When a religious identity causes the minority to live as strangers in their own land
Guest blog by Rabbi Ron Fish
We the People.
The opening words of our Constitution evoke a kind of civic faith in the fundamental condition for our liberty. We have the right to make our own laws, to govern and control our own lives and destiny. No sovereign or king can decide for us. Because ‘We’ are free.
But what does such freedom mean when one community is excluded from ‘We the people?’ When a religious identity causes the minority to live as strangers in their own land?
From the earliest moments of the American experiment, the small Jewish community in the U.S. asked these questions. We were inspired by the promise of freedom and inclusion. We were buoyed by the idea that this would be a nation where all people are equal. But we wondered: Did the society invoked in the preamble have room for us? Or was the Framers’ use of the first-person plural ‘We’ a very specific invocation of an idea that was all too familiar to Jews through millennia?
We had been invited to join in commerce and community in kingdom after kingdom. We lived side by side with our neighbors for generations. And then, when the majority soured on our presence, citing some conspiracy or fear, we were suddenly perceived as the source of pollution in the land. We were attacked for causing heresy or disease, economic disaster, or disloyalty. We were seen as the great underlying cause for the failure of a king or army, of a national idea or faith. It did not matter how long we had lived in a land. After years of brutality and violence, nations began to expel Jews from lands that they had lived in for centuries. Often the kings and bishops tried to avoid outright removal. The Jews, after all, had become indispensable. Even so, in the end, Jews were seen as inherently foreign. When ‘the people’ rose up and made the lines of identity clear, Jews were always left outside.
Majorities can rule by subjugating the minority. In fact, the American system made room for slavery, for genocide and white supremacy because the unlimited power of the majority was seen as freedom itself.
But built into the American system since the first Congress was a dream for a society in which all peoples could aspire to be fully included in ‘We the People.’ The Bill of Rights begins with the most transformative claim. Democracy is not only an expression of majority rule. It is also built on an infrastructure of minority rights. Freedom includes the central claim that, here, all people belong.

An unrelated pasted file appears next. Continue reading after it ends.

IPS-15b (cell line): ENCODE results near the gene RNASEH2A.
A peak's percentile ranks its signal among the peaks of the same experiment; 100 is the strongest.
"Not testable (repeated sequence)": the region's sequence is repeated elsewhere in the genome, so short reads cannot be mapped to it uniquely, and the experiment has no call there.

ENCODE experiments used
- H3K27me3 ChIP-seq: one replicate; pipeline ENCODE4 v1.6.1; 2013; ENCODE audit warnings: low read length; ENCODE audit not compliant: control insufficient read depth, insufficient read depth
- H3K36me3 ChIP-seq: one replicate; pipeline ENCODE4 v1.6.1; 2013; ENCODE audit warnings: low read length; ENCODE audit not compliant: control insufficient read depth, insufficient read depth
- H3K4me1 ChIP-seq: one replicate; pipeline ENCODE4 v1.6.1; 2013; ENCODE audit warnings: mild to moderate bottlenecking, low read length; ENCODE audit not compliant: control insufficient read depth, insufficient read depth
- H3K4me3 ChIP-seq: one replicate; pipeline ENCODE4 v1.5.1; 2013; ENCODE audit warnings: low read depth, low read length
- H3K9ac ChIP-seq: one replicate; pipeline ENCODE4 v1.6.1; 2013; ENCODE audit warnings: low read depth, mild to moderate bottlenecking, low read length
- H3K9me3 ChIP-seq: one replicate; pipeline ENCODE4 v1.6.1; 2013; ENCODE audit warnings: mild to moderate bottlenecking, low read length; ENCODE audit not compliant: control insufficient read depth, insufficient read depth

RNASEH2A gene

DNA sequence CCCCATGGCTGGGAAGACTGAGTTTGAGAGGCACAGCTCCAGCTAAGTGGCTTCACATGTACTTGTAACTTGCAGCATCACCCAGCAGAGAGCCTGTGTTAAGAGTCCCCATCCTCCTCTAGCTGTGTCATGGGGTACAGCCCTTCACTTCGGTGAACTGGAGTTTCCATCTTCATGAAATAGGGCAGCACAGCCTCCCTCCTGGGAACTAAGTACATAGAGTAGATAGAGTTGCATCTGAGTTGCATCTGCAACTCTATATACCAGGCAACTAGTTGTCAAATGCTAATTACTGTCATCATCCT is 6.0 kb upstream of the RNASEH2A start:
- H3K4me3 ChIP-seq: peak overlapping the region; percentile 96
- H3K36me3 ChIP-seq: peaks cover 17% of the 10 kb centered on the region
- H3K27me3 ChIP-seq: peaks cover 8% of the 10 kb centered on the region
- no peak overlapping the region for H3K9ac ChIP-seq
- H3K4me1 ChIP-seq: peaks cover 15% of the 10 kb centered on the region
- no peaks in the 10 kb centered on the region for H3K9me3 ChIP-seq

While the First Amendment seemed to guarantee religious freedom, in the first decades of the Republic, it did not. Many states had religious tests for statewide office holders. And almost all states required some belief in basic Christian ideas in order to serve in government. This was understood to be permitted under the Constitution since the Bill of Rights had only precluded Congress from limiting religious liberty or establishing a national church. Each State was free to act according to the will of its majority. Yet, President Washington’s letter to the Jewish community of Newport, RI, in 1790 was a prophetic view of a still unrealized future. The United States, he promised, would “give to bigotry, no sanction, to persecution no assistance.” The Jews would be at home here. Quoting the Hebrew Bible, Washington saw an America where all belonged, “each man under his own vine and fig tree.
The expanding promise of the First Amendment drew millions of Jewish immigrants to these shores. As our nation has grown more diverse, the Jewish community here has thrived beyond the dreams of any diaspora community in history. But this story of success and progress is not guaranteed. The chants of “blood and soil“ and “Jews will not replace us” in Charlottesville, Virginia, came from a deeply rooted vein in American culture. Some people still cling to the idea that democracy is consistent with exclusion, racism, and antisemitism. They continue to define “We the people” in specific ethnic and religious terms. Without apology, their version of the American people must be white and Christian.
And the struggle extends from the fevered chants to the courts themselves. While no one is seeking legal approval to persecute religious minorities, in recent years, the Supreme Court has undermined religious freedom by permitting Christian prayer at government meetings and by public school football coaches on the playing field by allowing the government to display giant religious symbols, like a 40-foot Latin cross in Bladensburg, Maryland, and by siding with those who have used Christianity not simply as a shield for faith, but as a sword to discriminate against others, including people of minority faiths or no faith.
When the prohibition on the state establishing religion is set aside, even for the benefit of some people of faith, it is a danger to everyone, especially Jews and other people of minority faiths or no faith.
Anti-Defamation League (ADL) has been fighting against the defamation of the Jewish people and for just and fair treatment for all for more than a century. We will continue to lift up Washington’s vision of the inclusive America which has been the greatest gift of the Bill of Rights. In order for the democracy we believe in to thrive, everyone must have an equitable place in a diverse and truly free America.
A place where we all belong.
Rabbi Ron Fish is the Eastern Division Director of Antisemitism Education and Advocacy at ADL. He has served congregations in the northeast for 25 years, most recently he was Senior Rabbi at Temple Israel in Sharon, MA. He currently serves on the Executive Committee of the Massachusetts Board of Rabbis.